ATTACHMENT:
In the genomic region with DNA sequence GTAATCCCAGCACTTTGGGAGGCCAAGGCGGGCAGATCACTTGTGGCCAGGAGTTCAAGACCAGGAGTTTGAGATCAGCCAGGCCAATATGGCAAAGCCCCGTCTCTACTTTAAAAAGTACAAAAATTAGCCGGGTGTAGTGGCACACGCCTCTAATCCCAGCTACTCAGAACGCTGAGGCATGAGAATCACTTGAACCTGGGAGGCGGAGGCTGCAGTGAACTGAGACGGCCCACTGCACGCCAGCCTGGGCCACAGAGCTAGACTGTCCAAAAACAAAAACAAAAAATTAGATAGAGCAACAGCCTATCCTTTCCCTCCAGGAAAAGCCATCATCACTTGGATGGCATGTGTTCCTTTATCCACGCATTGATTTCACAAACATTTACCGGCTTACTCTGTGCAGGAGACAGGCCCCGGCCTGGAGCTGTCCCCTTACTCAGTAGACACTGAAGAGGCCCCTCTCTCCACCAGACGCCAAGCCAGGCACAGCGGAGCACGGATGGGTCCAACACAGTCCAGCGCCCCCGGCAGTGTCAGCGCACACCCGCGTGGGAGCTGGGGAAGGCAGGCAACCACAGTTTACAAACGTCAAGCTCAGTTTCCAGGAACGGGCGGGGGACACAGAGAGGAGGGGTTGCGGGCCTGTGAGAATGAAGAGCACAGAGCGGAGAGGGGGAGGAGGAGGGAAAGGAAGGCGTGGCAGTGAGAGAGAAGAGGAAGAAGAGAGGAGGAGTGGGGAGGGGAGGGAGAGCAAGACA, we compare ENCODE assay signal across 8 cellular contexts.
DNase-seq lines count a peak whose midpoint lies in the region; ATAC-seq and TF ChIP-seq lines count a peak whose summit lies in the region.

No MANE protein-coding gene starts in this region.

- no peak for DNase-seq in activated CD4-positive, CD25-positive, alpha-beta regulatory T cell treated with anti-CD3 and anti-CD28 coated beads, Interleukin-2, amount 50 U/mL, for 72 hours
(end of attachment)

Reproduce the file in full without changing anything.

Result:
In the genomic region with DNA sequence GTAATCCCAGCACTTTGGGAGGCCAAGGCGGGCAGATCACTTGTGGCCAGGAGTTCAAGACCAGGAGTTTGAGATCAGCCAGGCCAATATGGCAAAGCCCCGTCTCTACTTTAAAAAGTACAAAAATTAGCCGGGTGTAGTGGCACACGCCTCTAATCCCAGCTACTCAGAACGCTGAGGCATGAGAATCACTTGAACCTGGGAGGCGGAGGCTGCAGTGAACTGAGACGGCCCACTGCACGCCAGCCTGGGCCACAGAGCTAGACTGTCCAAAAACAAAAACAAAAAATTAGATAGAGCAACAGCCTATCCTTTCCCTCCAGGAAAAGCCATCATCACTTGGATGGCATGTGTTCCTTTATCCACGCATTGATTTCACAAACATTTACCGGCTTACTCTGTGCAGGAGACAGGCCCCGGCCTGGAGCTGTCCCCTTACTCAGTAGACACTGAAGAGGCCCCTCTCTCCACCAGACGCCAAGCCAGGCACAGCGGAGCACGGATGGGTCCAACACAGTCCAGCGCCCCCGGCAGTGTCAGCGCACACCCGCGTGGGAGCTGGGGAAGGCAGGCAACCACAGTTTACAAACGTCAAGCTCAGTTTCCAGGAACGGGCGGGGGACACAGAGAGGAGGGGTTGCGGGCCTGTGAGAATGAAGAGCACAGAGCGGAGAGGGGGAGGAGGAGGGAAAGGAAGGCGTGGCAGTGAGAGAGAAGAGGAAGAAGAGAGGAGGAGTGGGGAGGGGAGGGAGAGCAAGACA, we compare ENCODE assay signal across 8 cellular contexts.
DNase-seq lines count a peak whose midpoint lies in the region; ATAC-seq and TF ChIP-seq lines count a peak whose summit lies in the region.

No MANE protein-coding gene starts in this region.

- no peak for DNase-seq in activated CD4-positive, CD25-positive, alpha-beta regulatory T cell treated with anti-CD3 and anti-CD28 coated beads, Interleukin-2, amount 50 U/mL, for 72 hours